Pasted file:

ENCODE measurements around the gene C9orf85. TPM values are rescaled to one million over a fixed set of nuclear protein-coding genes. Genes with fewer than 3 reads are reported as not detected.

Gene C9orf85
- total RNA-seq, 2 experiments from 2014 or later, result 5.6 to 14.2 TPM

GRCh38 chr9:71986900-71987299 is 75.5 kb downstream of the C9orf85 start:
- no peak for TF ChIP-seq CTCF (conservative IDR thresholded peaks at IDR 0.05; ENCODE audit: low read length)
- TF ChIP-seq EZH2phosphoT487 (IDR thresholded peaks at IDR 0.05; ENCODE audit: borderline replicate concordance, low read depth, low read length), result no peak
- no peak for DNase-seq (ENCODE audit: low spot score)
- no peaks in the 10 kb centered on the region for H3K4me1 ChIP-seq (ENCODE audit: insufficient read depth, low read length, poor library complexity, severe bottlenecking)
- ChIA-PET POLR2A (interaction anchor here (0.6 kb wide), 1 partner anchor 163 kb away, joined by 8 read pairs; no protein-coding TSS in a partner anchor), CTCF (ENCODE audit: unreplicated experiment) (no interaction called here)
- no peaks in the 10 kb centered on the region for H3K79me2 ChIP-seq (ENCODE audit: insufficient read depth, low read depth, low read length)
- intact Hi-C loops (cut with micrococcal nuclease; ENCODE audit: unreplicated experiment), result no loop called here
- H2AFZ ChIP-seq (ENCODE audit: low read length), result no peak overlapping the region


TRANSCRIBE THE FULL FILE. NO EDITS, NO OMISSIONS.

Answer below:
ENCODE measurements around the gene C9orf85. TPM values are rescaled to one million over a fixed set of nuclear protein-coding genes. Genes with fewer than 3 reads are reported as not detected.

Gene C9orf85
- total RNA-seq, 2 experiments from 2014 or later, result 5.6 to 14.2 TPM

GRCh38 chr9:71986900-71987299 is 75.5 kb downstream of the C9orf85 start:
- no peak for TF ChIP-seq CTCF (conservative IDR thresholded peaks at IDR 0.05; ENCODE audit: low read length)
- TF ChIP-seq EZH2phosphoT487 (IDR thresholded peaks at IDR 0.05; ENCODE audit: borderline replicate concordance, low read depth, low read length), result no peak
- no peak for DNase-seq (ENCODE audit: low spot score)
- no peaks in the 10 kb centered on the region for H3K4me1 ChIP-seq (ENCODE audit: insufficient read depth, low read length, poor library complexity, severe bottlenecking)
- ChIA-PET POLR2A (interaction anchor here (0.6 kb wide), 1 partner anchor 163 kb away, joined by 8 read pairs; no protein-coding TSS in a partner anchor), CTCF (ENCODE audit: unreplicated experiment) (no interaction called here)
- no peaks in the 10 kb centered on the region for H3K79me2 ChIP-seq (ENCODE audit: insufficient read depth, low read depth, low read length)
- intact Hi-C loops (cut with micrococcal nuclease; ENCODE audit: unreplicated experiment), result no loop called here
- H2AFZ ChIP-seq (ENCODE audit: low read length), result no peak overlapping the region